“Welcome to our Paradise Island!” These words greeted me at the Colombo, Sri Lanka airport this past February, reflecting the growing optimism of the Sri Lankan people.
Ten years had passed since the end of the Sri Lankan Civil War, and its war-weary people looked forward to what they considered a bright future. People I met talked excitedly about burgeoning tourism, growing foreign investment, and rising property values.
My first stop was Negombo. My host Ashal* told me that Sri Lanka’s problems were behind it, its factions lived together in peace, and the government now fairly represented its diverse people. While showing me the sights, Ashal proudly took me to a historic Catholic church where he worshiped. The following day, in northern Sri Lanka, our partner Pastor Suhas* solemnly recalled the last days of the war, when his church buried 16 of its members in a single grave in one day.
But, that was 10 years ago. Thankfully those days were past!
Less than two months after my visit, on Easter Sunday, over 100 people died from a terrorist bombing at a Catholic church in Negombo. My friend Ashal was spared, but profoundly shaken by the tragedy. The same day, a church in Batticaloa, where one of Suhas’s friends is pastor, lost 28 people and saw over 100 injured in another bombing, including many children. A few days later, six terrorists were arrested in Pastor Suhas’s small town.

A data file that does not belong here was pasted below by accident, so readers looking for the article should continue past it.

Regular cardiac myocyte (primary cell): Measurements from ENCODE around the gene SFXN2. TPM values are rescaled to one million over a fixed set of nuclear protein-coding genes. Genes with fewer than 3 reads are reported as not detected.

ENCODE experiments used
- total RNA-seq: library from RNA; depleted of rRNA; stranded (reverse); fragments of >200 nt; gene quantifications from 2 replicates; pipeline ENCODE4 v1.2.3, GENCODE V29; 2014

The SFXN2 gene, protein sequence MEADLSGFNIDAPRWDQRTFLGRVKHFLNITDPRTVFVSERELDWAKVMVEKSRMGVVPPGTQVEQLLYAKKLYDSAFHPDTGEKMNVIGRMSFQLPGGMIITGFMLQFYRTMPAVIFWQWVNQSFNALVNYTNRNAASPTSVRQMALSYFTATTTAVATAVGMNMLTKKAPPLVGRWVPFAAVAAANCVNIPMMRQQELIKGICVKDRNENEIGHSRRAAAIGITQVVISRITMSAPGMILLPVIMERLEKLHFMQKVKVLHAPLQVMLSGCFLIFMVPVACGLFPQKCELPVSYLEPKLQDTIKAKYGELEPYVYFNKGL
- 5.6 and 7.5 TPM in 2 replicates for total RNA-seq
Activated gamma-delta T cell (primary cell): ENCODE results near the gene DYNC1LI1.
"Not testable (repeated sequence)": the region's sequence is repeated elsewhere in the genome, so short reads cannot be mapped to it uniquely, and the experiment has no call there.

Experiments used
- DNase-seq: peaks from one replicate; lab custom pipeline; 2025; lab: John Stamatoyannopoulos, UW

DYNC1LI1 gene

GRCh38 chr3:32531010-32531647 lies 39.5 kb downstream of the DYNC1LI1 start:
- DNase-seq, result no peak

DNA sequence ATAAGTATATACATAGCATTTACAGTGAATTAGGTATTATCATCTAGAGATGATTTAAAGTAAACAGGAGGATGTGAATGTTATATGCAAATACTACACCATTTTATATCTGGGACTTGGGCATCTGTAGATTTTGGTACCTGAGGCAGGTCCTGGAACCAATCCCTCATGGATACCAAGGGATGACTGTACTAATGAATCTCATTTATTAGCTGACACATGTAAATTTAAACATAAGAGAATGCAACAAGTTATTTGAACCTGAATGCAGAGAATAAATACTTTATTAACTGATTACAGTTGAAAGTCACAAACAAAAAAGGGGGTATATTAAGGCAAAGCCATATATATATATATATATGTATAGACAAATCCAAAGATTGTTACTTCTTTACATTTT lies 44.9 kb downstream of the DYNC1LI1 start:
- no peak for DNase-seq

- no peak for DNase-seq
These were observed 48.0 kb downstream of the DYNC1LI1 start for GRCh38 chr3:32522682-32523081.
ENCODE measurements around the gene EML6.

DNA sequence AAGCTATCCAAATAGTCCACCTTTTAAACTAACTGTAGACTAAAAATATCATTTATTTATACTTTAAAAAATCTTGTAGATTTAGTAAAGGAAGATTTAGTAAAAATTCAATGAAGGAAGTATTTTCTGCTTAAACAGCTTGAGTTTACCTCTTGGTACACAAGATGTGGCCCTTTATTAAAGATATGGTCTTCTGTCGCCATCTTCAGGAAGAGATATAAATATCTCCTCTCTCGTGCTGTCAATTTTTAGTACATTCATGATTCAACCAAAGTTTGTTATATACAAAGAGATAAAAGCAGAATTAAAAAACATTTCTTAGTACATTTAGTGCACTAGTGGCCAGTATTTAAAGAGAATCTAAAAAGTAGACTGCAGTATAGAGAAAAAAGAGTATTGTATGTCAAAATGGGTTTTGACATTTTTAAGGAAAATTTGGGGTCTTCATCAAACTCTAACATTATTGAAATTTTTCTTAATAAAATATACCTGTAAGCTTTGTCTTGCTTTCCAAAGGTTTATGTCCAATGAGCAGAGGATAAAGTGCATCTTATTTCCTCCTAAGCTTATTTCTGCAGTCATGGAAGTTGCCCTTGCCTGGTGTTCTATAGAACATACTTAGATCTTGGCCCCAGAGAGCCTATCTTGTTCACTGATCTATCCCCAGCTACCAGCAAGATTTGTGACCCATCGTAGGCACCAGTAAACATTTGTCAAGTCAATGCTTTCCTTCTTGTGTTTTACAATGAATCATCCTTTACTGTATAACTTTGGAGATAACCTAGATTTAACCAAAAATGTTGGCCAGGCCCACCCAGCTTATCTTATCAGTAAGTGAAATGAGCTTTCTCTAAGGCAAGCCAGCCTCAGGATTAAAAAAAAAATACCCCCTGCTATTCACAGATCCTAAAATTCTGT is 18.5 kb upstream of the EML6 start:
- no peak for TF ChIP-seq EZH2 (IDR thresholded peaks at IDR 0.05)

The optimism I witnessed when I first arrived in Sri Lanka evaporated.
It is natural to ask where Christ is in this. In the midst of tragedy, Christians are not only victims but also members of Christ’s Body, through whom Jesus is present to comfort and heal. Pastor Suhas learned this during the 26-year Civil War.
During those difficult years, Suhas remained at the very epicenter of the war, introducing thousands of people from both sides of the conflict to Christ and launching 125 pastors into successful ministries. Refined in the crucible of war, Suhas and his team have been spiritually and emotionally equipped to serve people in the current crisis.
Many organizations, both Christian and otherwise, have helped victims of the Easter bombings. The Sri Lankan government is financially helping families of the 253 people who died. Some Christian organizations have given generously for the repair of church buildings.
With your support, Harvest Bridge helped a group that has been more overlooked – seriously-wounded men, women and children, and their families. Thankfully, we were able to provide this help in a deeply personal way.
Suhas and his team, which includes Christian counselors with experience helping people recover from the trauma of the Civil War, personally visited the wounded and their families. They mourned alongside those who mourned, comforted them, and prayed with them, as well as providing a financial gift from your hands.
I thank God for all who responded to God’s Spirit to help the Sri Lankans in need.
Paul writes that the Body of Christ has many parts serving different functions, without which the Body would be incomplete.
Like other members of Christ’s Body, Harvest Bridge has played a unique role in this crisis and many others. We are comparatively small and nimble, so we are able to serve where needed, meeting needs unmet by other organizations. In addition, our partnerships with local ministries make it possible to provide not just material help, but caring people who can serve as Christ’s hands and feet.
May the fellowship of Christ be with you, both in times of blessing and times of trouble!
Timothy M., President
*Names changed for security